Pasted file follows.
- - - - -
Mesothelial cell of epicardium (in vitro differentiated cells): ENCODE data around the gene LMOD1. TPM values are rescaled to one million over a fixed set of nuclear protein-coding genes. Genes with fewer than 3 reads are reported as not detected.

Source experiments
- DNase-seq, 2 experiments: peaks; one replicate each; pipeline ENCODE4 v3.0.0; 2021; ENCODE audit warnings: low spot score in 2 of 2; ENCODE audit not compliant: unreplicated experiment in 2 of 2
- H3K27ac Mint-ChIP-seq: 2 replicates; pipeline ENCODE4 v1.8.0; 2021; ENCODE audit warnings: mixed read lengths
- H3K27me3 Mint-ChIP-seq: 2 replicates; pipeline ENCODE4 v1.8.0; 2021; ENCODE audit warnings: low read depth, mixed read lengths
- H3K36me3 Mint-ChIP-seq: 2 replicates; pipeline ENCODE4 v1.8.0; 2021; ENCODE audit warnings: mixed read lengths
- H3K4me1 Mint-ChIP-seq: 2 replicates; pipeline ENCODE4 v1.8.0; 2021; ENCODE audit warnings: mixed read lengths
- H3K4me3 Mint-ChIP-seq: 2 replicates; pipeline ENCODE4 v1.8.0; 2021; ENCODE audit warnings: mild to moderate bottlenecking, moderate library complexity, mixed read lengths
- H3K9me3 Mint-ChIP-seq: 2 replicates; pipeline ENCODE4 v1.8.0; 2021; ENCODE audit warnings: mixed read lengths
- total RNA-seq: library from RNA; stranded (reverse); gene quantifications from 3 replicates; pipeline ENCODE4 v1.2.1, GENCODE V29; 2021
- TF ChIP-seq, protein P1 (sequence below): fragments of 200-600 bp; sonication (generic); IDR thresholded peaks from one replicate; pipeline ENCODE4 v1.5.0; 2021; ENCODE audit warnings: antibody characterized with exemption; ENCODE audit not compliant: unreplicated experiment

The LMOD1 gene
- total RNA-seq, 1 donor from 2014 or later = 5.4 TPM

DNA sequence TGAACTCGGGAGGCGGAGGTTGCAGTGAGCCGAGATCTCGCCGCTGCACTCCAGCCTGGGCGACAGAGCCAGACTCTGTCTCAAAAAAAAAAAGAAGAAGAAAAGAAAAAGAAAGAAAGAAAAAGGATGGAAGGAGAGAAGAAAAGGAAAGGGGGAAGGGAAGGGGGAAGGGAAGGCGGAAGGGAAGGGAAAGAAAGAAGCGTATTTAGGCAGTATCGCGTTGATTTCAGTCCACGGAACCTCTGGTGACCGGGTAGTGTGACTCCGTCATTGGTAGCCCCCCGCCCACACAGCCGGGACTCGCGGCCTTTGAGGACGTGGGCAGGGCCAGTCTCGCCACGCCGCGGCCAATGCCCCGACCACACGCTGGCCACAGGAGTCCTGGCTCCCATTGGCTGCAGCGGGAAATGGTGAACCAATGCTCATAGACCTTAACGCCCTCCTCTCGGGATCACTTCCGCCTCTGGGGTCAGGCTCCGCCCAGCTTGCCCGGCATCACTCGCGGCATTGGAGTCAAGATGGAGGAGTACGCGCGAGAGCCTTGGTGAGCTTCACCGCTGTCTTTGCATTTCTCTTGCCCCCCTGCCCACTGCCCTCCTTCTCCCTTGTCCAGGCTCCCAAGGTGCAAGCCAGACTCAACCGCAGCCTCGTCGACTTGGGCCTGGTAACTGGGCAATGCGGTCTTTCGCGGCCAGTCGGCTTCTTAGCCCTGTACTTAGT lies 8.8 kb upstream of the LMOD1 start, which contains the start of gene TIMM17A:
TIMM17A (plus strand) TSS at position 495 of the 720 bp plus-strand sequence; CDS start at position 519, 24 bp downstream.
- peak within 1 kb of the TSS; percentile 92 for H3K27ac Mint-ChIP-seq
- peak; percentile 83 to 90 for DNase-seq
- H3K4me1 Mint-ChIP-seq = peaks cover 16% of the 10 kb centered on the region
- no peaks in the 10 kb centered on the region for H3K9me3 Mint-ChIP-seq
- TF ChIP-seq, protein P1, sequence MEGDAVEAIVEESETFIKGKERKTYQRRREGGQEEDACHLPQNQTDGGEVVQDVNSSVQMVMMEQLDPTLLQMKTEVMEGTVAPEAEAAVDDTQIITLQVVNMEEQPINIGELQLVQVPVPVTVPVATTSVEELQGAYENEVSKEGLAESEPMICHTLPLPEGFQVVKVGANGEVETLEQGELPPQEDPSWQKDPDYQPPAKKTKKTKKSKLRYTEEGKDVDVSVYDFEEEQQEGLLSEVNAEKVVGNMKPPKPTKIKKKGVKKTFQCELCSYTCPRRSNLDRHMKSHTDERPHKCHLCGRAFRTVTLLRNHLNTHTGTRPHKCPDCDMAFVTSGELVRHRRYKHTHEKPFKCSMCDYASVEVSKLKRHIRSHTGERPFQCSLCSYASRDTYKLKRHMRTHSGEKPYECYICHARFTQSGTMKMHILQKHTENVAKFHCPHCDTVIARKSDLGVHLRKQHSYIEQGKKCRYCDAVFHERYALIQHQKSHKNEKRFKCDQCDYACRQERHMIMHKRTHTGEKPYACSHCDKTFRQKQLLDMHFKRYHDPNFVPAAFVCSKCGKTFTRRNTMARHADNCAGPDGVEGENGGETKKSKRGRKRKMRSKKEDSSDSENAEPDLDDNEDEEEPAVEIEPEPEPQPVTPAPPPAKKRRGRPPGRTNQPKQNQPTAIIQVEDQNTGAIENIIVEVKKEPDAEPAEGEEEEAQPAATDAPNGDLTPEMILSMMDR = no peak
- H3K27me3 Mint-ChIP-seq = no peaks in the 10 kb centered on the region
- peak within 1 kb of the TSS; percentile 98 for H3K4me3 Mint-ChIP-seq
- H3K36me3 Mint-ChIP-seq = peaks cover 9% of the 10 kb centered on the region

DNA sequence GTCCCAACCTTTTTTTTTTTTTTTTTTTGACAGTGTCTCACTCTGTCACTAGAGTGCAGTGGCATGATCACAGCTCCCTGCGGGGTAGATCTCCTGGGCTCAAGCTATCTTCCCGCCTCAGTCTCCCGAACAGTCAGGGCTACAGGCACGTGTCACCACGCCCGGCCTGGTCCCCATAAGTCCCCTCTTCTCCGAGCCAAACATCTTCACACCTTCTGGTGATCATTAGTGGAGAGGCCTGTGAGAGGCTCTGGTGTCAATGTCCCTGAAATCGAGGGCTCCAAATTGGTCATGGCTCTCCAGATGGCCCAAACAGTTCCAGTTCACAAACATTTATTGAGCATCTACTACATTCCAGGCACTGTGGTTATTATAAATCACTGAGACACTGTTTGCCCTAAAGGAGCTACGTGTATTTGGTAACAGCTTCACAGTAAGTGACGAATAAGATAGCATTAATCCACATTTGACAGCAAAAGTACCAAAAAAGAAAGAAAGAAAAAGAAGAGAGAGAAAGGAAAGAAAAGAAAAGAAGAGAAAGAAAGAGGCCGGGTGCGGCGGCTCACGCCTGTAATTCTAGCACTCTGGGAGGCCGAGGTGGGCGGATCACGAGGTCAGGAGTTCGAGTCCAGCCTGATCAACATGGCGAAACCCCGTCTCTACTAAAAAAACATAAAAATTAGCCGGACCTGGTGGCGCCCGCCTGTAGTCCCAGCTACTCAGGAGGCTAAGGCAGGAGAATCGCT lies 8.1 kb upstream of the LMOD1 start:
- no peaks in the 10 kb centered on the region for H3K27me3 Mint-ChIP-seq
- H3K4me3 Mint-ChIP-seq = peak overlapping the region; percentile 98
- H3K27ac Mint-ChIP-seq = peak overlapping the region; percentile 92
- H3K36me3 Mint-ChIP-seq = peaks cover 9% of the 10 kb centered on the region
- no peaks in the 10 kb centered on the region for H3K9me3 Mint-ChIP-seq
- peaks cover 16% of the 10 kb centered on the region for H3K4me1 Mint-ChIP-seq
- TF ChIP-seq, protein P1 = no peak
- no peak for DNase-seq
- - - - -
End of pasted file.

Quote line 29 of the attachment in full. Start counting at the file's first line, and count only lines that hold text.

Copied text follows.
- no peaks in the 10 kb centered on the region for H3K9me3 Mint-ChIP-seq